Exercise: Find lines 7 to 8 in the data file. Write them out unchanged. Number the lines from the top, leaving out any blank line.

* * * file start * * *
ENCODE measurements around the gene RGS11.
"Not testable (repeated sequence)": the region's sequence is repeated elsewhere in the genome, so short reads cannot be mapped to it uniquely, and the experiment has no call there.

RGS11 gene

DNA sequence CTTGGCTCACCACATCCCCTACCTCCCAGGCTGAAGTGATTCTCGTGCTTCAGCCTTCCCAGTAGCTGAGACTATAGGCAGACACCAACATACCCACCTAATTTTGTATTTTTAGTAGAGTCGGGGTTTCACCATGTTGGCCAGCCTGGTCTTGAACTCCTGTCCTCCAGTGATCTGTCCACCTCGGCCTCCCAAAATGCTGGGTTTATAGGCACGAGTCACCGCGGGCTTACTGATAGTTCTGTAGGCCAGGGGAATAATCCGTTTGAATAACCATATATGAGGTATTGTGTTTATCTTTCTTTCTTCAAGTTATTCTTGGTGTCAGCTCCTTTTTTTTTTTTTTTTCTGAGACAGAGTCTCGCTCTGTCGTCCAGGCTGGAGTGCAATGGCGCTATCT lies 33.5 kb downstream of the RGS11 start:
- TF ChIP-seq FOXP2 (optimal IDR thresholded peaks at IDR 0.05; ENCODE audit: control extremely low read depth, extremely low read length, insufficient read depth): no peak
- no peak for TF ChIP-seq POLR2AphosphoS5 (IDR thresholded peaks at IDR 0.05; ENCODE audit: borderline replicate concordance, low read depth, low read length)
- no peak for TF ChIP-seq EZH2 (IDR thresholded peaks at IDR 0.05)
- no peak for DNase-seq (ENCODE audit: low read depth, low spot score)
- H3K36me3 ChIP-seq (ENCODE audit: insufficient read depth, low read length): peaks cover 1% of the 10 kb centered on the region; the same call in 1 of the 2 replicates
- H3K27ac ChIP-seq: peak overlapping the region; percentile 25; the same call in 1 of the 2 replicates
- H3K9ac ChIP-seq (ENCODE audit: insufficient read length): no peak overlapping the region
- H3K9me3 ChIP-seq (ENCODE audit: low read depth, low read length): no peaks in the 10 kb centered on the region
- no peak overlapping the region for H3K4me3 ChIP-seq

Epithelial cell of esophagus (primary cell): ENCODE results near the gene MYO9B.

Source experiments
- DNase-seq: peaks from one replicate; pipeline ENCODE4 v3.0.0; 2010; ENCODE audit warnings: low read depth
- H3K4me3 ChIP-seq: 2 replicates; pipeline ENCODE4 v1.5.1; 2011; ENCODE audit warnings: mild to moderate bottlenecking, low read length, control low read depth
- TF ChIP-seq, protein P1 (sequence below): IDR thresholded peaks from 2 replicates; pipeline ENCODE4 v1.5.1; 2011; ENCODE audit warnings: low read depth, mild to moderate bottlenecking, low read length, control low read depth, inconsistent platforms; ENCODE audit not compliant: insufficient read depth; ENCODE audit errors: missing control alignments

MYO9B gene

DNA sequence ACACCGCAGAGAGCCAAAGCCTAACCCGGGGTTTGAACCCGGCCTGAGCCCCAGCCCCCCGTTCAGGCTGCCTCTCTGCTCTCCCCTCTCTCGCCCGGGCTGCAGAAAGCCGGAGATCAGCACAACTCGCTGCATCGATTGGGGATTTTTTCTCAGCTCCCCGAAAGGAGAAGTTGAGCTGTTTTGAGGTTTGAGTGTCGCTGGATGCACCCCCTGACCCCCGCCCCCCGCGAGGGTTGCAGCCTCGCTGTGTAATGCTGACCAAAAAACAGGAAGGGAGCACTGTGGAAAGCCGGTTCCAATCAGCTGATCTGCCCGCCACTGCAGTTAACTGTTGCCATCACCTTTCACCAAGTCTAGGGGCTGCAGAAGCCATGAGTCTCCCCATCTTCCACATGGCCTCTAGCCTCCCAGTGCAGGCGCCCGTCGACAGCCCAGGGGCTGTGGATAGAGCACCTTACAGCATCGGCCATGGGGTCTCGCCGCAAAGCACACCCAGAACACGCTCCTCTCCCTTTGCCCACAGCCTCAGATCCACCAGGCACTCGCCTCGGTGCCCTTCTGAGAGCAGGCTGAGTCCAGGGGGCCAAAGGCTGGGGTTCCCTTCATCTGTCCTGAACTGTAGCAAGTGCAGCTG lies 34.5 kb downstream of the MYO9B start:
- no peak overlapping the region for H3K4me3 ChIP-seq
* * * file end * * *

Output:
- no peak for TF ChIP-seq EZH2 (IDR thresholded peaks at IDR 0.05)
- no peak for DNase-seq (ENCODE audit: low read depth, low spot score)